No, I'm not a fan of Freud.
This is one of those subjects I, as a woman, a mother, and yes, a housewife, have struggled with through my life. I wiped the noses and cooked the food and kept the house while my husband brought home the paycheck that supported the household. Because he is him, I get to be me, and vice versa. It's traditional, for want of a better word, but it has worked for twenty four years.The key here is that it was a choice, not a societal mandate; and therein lies the difference.
I have spent way too much time defending the role I chose. There's no money, no prestige, very little outside validation of any kind. I've always been offended by the term working mother. I hated being asked, once my kids were all in school full time, if I was going back to work. The implication is there, no matter how innocently said; and this, I think, is part of what led to the hausfrau being one of those characters we just don't write.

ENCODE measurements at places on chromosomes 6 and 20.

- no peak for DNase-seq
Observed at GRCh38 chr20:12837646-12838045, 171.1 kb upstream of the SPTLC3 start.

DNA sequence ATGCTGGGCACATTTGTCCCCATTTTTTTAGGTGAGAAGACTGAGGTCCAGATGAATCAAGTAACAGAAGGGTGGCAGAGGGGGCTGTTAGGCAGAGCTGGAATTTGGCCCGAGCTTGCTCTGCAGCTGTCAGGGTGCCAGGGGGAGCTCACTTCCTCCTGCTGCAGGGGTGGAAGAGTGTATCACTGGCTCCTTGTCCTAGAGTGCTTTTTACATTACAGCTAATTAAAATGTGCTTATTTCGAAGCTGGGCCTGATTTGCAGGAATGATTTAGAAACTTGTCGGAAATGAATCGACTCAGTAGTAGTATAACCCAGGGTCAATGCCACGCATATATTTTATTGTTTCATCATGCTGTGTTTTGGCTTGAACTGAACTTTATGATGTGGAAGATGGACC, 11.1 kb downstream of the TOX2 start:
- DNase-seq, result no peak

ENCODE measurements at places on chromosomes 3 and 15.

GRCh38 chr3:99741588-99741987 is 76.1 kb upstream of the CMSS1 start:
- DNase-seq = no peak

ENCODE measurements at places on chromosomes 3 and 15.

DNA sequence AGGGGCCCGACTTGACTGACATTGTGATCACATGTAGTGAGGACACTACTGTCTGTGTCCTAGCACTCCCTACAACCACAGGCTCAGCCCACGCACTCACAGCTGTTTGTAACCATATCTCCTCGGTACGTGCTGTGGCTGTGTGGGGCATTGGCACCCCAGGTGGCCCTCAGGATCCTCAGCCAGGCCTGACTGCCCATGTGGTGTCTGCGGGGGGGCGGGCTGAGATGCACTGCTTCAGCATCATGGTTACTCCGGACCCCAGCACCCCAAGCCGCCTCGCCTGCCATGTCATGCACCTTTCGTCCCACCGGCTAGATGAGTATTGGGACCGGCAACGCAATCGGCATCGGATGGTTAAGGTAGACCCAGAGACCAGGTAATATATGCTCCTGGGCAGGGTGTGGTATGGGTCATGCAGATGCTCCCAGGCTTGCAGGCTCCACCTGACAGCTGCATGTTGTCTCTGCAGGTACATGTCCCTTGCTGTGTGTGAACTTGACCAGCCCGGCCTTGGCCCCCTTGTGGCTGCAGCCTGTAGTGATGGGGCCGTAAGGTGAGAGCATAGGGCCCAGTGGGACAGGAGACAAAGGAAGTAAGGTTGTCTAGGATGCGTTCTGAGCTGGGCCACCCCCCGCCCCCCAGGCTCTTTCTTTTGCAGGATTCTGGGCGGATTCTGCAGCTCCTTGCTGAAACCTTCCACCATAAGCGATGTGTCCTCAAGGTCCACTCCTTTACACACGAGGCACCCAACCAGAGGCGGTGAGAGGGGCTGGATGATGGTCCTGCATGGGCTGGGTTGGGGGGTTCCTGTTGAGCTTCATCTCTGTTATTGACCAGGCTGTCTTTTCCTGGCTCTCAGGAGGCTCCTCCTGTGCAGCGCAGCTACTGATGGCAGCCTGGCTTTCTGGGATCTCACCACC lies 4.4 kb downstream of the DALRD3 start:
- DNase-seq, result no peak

But she's making a comeback, in a positive way. Can you guess who I'm going to cite?
Molly Weasley (Harry Potter Series.) She is a magically powerful woman. She can conjure up dinner, but she cooks it herself, for her family, with love. Her house is often a bit cluttered, but it's always clean. She tends her children, her husband and her home with the same ferocity with which she ultimately battles Death Eaters. Molly Weasley is the embodiment of mother, hausfrau, tender of the hearth and home--and she rocks.
Got a hausfrau for me? Let the list begin!